Notes

1. Twelve cover slips can be placed in a single rack. We process four racks at a time.

2. We fit two racks in each beaker and use two beakers at a time.

3. Any boiling method can be used; heating in a microwave oven is simply the most practical.

4. Newly eclosed males are the best option, because a dense layer of fat does not yet surround the testis. Larvae and pupae can also be used, but require more expertise.

5. Steps 3 and 4 must be done fast and clean because enzymes released from the digestive tract may damage the spermatocytes.

6. Spreading of the cells is the most critical step of the protocol. Too little spreading will give rise to round spermatocytes that cannot be easily visualized, whereas too much spreading will break the cysts and produce separate spermatocytes with damaged cell surfaces. Dispersed spermatocytes become too flat and deformed, show abnormal spindles, and often fail to divide. We have substituted the traditionally used halocarbon oil Voltalef 10S by a lighter one, Trinity Biotech GmbH heavy mineral oil, which makes manipulation easier. Nevertheless, a considerable amount of practice will be required until the right degree of spreading can be achieved.

7. When cell spreading is properly done, there is a gradient of the different stages along a track that can be easily followed.

8. The following criteria facilitate identification of the best suited cells: (1) Cysts must be as intact as possible so that several cells at similar stages can be found together; (2) do not follow cells that are alone or positioned at one edge, because they are most likely damaged; (3) do not follow cells in which clear signs of cell breakage can be seen (bent spindles, missegregating chromosomes, disorganized membranes, etc.).

9. The cells are not completely flat (under optimal conditions they are approx 8 |im thick), so that phase adjustment might be required from one part to another within the same preparation.

10. Too much light will heat and damage the cells. It is important to reduce the intensity of the light source and the exposure time as much as possible in order to get longer cell survival and, hence, recording time.

11. For fast processes (chromosome movement during early prometaphase or anaphase) images must be taken frequently (at least 20 frames/min), whereas slower processes (centrosome migration during prophase, interkinesis or cytokinesis, morphological modifications, etc.) can be recorded at 2 frames/min (Rebollo and González, unpublished data).

12. NIH software can be set up so that the real time appears in each individual image. This can be reset so that the counting starts from zero.

13. The chromosomes stack up and fail to segregate, the spindles are bent, and cytokinesis fails to proceed.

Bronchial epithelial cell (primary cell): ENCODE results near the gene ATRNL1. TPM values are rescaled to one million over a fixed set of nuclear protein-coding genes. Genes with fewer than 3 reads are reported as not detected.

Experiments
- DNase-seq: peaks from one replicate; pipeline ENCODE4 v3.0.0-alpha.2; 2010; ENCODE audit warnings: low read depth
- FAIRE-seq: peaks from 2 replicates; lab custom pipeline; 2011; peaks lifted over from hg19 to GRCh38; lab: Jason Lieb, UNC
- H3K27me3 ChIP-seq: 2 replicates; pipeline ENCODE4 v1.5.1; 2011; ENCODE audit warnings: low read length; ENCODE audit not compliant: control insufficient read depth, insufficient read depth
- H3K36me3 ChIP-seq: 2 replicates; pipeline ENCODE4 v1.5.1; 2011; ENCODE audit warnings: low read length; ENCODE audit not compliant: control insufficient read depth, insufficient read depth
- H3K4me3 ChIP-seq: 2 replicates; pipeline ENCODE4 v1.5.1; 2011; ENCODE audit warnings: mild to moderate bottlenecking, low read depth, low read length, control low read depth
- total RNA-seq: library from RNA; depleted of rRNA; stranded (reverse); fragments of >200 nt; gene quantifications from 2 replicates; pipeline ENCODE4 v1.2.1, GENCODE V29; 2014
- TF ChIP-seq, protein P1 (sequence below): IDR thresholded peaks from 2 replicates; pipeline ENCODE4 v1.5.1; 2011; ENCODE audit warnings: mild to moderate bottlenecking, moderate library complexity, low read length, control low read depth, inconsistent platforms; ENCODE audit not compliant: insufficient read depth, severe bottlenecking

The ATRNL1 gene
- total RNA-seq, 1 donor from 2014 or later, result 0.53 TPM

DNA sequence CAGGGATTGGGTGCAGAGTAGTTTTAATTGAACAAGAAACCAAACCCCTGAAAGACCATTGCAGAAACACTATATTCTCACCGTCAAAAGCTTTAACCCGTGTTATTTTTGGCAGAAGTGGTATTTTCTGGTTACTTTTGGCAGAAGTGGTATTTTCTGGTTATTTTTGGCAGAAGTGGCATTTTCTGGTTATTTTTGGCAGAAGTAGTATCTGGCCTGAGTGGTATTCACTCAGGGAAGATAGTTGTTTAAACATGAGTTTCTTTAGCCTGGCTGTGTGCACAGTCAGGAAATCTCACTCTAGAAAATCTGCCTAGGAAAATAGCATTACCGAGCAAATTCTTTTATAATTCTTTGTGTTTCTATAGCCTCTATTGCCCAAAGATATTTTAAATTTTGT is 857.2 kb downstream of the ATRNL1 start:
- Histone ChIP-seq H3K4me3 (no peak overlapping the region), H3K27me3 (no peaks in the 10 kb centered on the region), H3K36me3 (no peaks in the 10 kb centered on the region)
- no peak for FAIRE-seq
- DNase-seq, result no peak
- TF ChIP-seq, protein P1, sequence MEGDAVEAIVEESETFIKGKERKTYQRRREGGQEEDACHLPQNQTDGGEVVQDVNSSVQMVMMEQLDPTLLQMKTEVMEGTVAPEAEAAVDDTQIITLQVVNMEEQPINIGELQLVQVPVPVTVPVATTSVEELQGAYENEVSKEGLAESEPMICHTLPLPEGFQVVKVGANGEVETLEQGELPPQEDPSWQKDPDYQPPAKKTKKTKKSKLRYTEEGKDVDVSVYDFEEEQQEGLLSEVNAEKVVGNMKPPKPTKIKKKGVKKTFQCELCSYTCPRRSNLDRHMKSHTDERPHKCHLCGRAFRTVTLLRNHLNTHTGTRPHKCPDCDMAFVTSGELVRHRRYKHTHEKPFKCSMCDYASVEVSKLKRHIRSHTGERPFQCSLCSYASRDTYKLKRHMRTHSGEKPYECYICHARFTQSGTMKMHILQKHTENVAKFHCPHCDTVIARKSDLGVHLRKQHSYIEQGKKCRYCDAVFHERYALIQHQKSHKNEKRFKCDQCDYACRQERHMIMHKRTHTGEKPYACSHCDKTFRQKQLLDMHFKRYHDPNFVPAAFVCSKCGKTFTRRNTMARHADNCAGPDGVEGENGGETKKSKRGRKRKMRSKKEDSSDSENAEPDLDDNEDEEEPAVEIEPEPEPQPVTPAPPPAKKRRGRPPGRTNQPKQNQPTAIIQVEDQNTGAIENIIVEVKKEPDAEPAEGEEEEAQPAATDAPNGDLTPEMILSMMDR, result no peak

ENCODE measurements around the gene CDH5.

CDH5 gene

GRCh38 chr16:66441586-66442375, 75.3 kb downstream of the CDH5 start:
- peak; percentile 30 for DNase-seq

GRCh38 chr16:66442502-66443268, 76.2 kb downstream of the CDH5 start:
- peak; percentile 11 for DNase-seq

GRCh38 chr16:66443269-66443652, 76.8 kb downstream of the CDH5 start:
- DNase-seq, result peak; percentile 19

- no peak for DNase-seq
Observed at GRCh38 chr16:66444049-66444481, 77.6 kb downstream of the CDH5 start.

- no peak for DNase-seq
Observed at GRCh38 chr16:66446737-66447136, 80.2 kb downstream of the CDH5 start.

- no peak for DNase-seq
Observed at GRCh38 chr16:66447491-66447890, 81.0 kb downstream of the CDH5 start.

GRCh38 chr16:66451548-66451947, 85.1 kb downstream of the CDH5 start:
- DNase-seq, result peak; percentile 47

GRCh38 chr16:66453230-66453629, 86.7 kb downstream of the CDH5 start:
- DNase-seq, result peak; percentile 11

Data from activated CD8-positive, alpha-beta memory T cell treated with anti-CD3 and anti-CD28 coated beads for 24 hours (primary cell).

14. Focusing must be controlled manually, as the cells have no fixed reference point that can be used to set up an auto-focus. Also, the stage will have to be moved to recenter cells that move slightly within the oil.

15. It is convenient to save the images as individual files, naming them with the date and time of the acquisition. In this way, they are saved right after being recorded, not at the end of the session. They can easily be converted to a stack with the Scion Image software. The images must be saved in a format that can be easily processed later. Uncompressed tiff formats are best for these purposes.

16. To process the stacks, a series of macros, some included with the software and others that can be easily programmed, will be required. These macros can be applied to one or two stacks at the same time.

17. The microscope model DM IRBE2 uses a software program to control the objective nosepiece. The program automatically rotates the selected objective into the beam path. Other microscope models require manual rotation of the objective.

18. Instructions to define the beam path are included in the Leica software. We activate the transmission light and the 488-nm wavelength light and record them simultaneously. For long recording sessions, we recommend keeping the intensity of the radiated light at the minimum level necessary to detect the GFP signal. This will allow the spermatocytes to survive longer.

19. The specifications given in this chapter are optimized for (1) long acquisition times, (2) intermediate image resolution, (3) fast scanning speed, (4) reduced number of sections (two to six) per time-point, (5) reduced number of frames (two to four) per image, and (6) very low recording rate (one stack every 1-2 min). Other applications will require different settings, in which cell survival will be compromised to get a faster scanning and a better time resolution of a specific process.

20. This will depend on the software utilized. As explained earlier, the possibility of saving individual images separately in tiff format is the best option for subsequent processing.

21. Any software that can read and convert the saved tiff images into tiff stacks will be useful. We use either Scion Image or IDL software to build the stacks and obtain the desired projections and adjustments.

References

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18. Rebollo, E. and Gonzalez, C. (2000). Visualizing the spindle checkpoint in Drosophila spermatocytes. EMBO Rep. 1, 65-70.

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